“It’s a very personal and maybe autobiographical piece because it comes from the chaos of my personal, internal feeling and part that arose in my mind during the pandemic time,” said Paola Bidinelli, a Latter-day Saint artist. Bidinelli is a native of Italy who now lives in Utah. “Also, because as a family, we had the very sad experience we went through at the very beginning of the pandemic. So almost two and a half [years] ago, my dad passed away in hospital in Italy.”

“I love the idea of expressing myself and creating gospel art, but my background is graphic design. And so, my work tends to be a little more graphic, a little more contemporary,” said Steve Newman, a Latter-day Saint artist who lives in Utah. “I wanted to depict living water, the waters flowing down in a contemporary way, but also hands. And of course, I wanted to do hands where black hands and white hands and brown hands. But I didn’t I really didn’t want to be super literal about it.”

“I’ve tried to incorporate native designs into a piece. Usually, it’s a little bit of a struggle, but this one I had the image that I wanted, and then I just sat down and started sketching, and very few revisions on it just kind of all flowed and made sense very quickly,” said Latter-day Saint artist Kwani Povi Winder.

Elder LeGrand R. Curtis Jr., Church Historian and Recorder, spoke at Thursday night’s award ceremony in the Assembly Hall on Temple Square.

“Let me express my own feeling that one of the things that God has given us to get closer to Him are the people in our midst that have the ability to create things to bring our hearts and our souls closer to him,” said Elder Curtis.

“So we hope visitors can come and see that faith on display and think about how it affects their own testimony of that truth that ‘All Are Alike Unto God,’” concluded Howe.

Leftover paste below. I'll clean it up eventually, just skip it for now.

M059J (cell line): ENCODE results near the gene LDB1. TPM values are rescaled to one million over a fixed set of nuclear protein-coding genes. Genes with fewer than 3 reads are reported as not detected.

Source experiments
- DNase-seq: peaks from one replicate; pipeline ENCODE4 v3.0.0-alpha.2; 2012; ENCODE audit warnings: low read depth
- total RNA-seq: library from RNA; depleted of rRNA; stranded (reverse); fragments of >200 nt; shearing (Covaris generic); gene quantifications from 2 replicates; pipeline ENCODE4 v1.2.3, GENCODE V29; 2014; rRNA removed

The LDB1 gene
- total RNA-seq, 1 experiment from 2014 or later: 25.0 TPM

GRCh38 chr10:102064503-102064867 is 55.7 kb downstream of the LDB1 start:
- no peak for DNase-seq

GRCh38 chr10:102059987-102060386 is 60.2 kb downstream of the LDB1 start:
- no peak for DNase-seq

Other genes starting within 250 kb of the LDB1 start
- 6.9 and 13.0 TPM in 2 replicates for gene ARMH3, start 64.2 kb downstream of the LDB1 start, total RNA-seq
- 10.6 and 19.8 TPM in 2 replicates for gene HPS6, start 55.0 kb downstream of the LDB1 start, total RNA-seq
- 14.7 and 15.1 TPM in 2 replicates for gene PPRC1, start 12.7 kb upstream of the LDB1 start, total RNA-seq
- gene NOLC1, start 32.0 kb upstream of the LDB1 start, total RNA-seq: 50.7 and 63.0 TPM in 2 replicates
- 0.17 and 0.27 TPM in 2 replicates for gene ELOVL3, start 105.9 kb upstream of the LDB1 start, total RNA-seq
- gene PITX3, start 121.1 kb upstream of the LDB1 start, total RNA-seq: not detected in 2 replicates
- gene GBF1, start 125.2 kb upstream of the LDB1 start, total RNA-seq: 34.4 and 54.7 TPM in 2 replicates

An awards ceremony for artists of distinction was held on Thursday, June 9, in the Assembly Hall on Temple Square, followed by a public reception at the Church History Museum. Here's the list of winners: 


Aïsha Lehmann, All Alike?

Susana Isabel Silva, Su Luz Sobre Todos

Steven Newman, Living Water

Nicole Woodbury Preece, Within the Marrow of Our Bones

Emma Koepsell, Inviteth Them All

Michelle Franzoni Thorley, Making Space for Us

Julie Yuen Yim, Partake of His Goodness

Joseph Banda, But This is That Which Was Spoken by the Prophet Joel

Megan Knobloch Geilman, Pietà

Erica Stenkrona, He Doeth That Which is Good Among the Children of Men

Carrie Ellen Carlisle, Family Dinner


Ryan Muldowney, Man of Sorrows

Christa Gedris, All Are Encircled in the Arms of His Love

Loren Brown, House + Wilderness

Joanne McLeish, The Tapestry of Rescue and Redemption

Carol Johnson, Pew Shoes

Diane Hatch, Lift Up the Hands that Hang Down

Ryan Moffett, Not Even a Sparrow

Laura Erekson, Cross Section Of A Tree No. 1

Michelle Romano, The Invitation

Alyce Bailey, The Others

The 12th International Art Competition, “All Are Alike Unto God,” runs from June 9, 2022, to April 3, 2023. The museum and museum store are open to the public Monday, Friday and Saturday from 10 a.m. to 6 p.m., and on Tuesday, Wednesday and Thursday from 10 a.m. until 8 p.m. Admission is free.

The Church History Museum, near Salt Lake City’s Temple Square, houses important artifacts related to the founding, pioneers and contemporary leaders of the Church of Jesus Christ, as well as a collection of works by many of its illustrious artists from 1830 to the present.